Disabled Cardiff student forced to use student loan to buy a wheelchair

She is now calling for a wider NHS criteria for people to get publicly-funded wheelchairs

A disabled student at Cardiff University was forced to use her student loan to buy her own wheelchair.

Bethany Handley, 24 years old, was left with no choice but to her own or face being stuck in her house after being told she did not fit the criteria for a publicly-funded one.

Whilst at university, as she was able to “walk a little bit indoors and needed to use one outdoors” she did not qualify for the “narrow eligibility criteria” of an NHS wheelchair, reports the BBC.

In response to the lack of support she received as a student, Handley is now campaigning for a wider criteria for people to get publicly-funded wheelchairs in Wales and more choice for what type of chair they need.

The services responsible for providing mobility aids to around 70,000 in Wales are the All-Wales Posture and Mobility Service, who assess people’s needs and decide whether they are eligible for mobility aids, such as wheelchairs.

Unlike in England, where people with disabilities can access a personal wheelchair budget which can be topped up to buy a chair privately or from the NHS.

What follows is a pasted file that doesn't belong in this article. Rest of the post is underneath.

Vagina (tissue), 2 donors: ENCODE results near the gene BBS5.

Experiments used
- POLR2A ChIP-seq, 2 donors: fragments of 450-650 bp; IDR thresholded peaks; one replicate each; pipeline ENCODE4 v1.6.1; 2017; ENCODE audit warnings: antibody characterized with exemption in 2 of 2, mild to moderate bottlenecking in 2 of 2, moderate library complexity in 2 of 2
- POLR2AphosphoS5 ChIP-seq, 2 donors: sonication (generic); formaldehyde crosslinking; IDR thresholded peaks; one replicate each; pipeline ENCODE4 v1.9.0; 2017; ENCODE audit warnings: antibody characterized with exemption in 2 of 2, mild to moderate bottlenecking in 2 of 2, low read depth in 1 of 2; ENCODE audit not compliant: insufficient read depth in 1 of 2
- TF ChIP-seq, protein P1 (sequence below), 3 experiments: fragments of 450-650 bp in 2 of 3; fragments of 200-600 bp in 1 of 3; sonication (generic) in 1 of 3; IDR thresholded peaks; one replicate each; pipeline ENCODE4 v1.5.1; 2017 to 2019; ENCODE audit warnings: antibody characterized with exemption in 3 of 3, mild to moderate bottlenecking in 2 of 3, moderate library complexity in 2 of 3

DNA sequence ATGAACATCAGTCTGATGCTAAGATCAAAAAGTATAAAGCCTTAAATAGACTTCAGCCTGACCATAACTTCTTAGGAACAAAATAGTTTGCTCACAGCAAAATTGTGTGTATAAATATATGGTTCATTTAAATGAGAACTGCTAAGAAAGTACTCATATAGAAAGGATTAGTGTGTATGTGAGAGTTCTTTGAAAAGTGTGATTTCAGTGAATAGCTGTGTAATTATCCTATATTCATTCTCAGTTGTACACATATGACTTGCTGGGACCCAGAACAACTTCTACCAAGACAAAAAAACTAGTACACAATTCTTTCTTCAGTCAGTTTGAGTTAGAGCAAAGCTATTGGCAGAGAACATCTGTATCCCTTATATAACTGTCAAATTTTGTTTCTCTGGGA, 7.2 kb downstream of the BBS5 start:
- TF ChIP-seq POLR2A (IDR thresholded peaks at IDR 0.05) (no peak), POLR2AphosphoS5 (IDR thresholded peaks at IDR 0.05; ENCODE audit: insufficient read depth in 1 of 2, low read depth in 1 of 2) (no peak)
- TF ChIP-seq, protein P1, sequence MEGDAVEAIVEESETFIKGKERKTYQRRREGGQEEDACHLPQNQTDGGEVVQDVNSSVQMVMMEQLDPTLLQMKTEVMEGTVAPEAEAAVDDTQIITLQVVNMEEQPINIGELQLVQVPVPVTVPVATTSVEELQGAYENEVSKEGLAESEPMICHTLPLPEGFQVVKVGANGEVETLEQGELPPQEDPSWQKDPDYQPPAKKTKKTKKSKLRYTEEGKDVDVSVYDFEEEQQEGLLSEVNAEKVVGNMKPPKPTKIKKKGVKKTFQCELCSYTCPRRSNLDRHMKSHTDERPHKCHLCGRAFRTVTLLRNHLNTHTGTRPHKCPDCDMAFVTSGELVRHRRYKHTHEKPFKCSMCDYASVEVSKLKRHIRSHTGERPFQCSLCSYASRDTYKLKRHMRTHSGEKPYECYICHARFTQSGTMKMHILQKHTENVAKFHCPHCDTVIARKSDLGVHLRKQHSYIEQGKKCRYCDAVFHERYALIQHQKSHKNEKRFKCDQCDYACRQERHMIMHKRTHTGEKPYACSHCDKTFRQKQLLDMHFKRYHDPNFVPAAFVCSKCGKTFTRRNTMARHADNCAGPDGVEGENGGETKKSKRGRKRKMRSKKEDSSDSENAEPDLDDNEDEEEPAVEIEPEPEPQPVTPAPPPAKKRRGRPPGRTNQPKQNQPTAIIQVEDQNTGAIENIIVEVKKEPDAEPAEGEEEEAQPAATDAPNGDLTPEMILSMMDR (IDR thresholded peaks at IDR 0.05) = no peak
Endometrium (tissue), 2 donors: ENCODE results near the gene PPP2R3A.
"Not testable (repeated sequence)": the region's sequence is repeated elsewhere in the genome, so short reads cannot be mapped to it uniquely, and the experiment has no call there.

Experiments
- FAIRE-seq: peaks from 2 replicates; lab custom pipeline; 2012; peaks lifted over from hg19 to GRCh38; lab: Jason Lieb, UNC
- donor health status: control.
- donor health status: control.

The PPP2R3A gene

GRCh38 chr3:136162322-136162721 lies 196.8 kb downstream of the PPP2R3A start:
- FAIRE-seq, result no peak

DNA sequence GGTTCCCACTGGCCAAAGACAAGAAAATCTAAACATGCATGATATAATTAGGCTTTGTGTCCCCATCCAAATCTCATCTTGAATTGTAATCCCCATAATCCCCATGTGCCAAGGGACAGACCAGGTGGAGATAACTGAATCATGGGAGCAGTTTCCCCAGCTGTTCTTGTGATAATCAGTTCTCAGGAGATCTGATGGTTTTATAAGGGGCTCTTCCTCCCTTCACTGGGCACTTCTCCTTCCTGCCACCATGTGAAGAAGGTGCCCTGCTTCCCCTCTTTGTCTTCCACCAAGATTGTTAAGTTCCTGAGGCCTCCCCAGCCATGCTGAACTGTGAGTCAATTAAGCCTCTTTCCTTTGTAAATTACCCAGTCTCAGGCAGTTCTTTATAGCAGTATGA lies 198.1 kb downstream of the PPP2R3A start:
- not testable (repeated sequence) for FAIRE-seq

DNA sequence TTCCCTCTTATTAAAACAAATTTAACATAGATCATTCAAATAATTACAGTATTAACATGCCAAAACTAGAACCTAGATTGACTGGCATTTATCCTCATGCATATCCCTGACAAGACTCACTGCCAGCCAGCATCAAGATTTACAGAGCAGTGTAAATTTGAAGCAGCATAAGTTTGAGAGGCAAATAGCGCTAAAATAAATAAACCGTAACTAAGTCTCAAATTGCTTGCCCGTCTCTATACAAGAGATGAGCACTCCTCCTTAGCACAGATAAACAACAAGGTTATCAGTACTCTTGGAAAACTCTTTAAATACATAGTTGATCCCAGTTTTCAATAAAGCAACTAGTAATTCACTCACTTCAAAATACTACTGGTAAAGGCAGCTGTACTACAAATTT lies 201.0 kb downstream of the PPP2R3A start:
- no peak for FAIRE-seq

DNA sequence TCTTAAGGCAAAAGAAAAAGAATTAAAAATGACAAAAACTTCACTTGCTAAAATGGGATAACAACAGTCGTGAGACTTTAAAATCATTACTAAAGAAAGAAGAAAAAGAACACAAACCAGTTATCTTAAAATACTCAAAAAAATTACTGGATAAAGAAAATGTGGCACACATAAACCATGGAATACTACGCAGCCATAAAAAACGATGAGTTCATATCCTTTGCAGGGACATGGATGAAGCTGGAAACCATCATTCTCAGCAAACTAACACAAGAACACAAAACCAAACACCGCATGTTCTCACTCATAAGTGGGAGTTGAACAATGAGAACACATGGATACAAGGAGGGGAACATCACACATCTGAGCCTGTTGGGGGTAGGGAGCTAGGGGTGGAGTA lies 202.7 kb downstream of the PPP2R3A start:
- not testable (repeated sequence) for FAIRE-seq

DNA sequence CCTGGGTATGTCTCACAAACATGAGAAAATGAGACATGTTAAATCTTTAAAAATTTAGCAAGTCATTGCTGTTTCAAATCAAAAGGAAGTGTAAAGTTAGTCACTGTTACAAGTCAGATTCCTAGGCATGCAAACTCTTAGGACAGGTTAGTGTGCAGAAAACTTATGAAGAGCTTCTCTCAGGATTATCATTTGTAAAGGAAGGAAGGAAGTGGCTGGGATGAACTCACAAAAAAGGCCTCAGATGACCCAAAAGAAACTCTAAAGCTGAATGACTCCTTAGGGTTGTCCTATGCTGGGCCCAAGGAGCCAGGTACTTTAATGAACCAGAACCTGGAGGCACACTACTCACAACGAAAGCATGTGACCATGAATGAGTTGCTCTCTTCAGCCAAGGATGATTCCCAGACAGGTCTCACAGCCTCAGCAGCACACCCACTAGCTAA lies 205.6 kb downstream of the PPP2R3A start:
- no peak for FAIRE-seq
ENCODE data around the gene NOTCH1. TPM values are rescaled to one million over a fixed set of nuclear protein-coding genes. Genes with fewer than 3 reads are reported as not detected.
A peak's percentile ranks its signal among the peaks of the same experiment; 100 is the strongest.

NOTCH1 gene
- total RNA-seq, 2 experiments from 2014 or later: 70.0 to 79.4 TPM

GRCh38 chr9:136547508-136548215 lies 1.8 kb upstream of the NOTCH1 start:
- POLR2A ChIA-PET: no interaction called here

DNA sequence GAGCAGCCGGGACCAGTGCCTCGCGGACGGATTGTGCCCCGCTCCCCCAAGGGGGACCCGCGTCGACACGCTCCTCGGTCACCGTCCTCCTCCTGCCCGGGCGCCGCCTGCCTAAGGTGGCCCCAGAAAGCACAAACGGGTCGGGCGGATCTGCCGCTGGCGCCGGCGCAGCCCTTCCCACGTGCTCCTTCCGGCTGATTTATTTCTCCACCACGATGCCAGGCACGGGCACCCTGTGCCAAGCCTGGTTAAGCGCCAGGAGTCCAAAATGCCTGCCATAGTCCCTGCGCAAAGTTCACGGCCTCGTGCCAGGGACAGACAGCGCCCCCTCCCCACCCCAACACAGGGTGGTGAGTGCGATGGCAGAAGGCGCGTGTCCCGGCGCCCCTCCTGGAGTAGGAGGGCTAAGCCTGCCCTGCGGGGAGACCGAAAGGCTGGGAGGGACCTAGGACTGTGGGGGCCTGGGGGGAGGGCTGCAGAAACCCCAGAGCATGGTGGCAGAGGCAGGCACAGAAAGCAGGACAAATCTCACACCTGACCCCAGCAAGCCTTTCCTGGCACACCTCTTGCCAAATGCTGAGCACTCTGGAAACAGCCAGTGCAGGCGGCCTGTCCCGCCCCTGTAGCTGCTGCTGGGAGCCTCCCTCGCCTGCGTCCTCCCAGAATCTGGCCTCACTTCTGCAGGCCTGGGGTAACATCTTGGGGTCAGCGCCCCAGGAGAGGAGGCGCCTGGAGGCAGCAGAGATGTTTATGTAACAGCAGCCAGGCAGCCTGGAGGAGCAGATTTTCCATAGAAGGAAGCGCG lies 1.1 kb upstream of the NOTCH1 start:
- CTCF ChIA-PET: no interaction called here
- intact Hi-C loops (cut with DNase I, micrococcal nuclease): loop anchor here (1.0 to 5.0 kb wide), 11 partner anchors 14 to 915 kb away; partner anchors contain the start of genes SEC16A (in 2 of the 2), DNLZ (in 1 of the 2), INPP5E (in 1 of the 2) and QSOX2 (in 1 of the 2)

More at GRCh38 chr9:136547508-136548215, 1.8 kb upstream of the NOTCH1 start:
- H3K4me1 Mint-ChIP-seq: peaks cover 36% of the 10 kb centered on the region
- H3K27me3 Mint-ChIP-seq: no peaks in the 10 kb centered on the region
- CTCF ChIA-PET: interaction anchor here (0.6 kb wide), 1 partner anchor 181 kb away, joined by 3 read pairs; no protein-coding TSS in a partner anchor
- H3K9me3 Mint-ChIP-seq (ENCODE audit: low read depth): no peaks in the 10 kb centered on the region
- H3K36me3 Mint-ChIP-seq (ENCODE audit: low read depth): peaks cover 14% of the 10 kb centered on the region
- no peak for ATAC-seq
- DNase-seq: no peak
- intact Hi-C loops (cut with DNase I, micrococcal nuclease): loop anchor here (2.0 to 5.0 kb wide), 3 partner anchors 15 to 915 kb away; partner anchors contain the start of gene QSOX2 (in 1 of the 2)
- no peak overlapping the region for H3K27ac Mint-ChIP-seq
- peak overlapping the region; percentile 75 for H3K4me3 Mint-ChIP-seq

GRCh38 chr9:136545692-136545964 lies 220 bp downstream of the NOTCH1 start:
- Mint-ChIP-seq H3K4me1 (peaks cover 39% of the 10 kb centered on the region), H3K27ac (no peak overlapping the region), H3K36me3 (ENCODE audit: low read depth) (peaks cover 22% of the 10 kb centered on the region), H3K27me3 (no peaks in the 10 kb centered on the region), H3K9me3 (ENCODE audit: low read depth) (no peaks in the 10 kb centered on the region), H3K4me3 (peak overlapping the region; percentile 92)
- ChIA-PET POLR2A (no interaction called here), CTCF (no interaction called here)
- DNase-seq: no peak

Bethany graduated from Cardiff University in 2022 and as of last year became a full time wheelchair user meaning she recently got her first NHS wheelchair as she now met the criteria.

On 3rd December 2023, celebrated International Day of Disabled People, Handley disclosed her personal experiences of becoming a full-time wheelchair user that year on Instagram.

Handley said: “Each time I was discharged from hospital I was left to adapt to a new life without support. The adaptations and aids I rely on to have any quality of life have been funded by family, friends and people’s extremely kind donations, not the NHS or social services.”

Handley also gave a talk at Cardiff University in November, during Disability History Month surrounding disability activism, the Social Model of Disability and the Disability Arts Movement.

The BBC reported that concerns were also raised last year by the chairman of the cross-party group on disability, Mark Isherwood, who stated: “It isn’t about more money. It’s about using the money that’s available smarter and giving people the dignity, the respect and the freedom to access, in this case, the wheelchairs they need.”

Isherwood believes that the current NHS system breaches the Social Model of Disability that the Welsh Government formally adopted in 2002, which recognises that a person is not disabled by their impairments but by lack of access and inclusion. She indicates that the current system in place in the NHS needs to change, stating this is an example of where it has created more barriers for people with disabilities, rather than helping to support them.

Feature Image Credit: Bethany Handley

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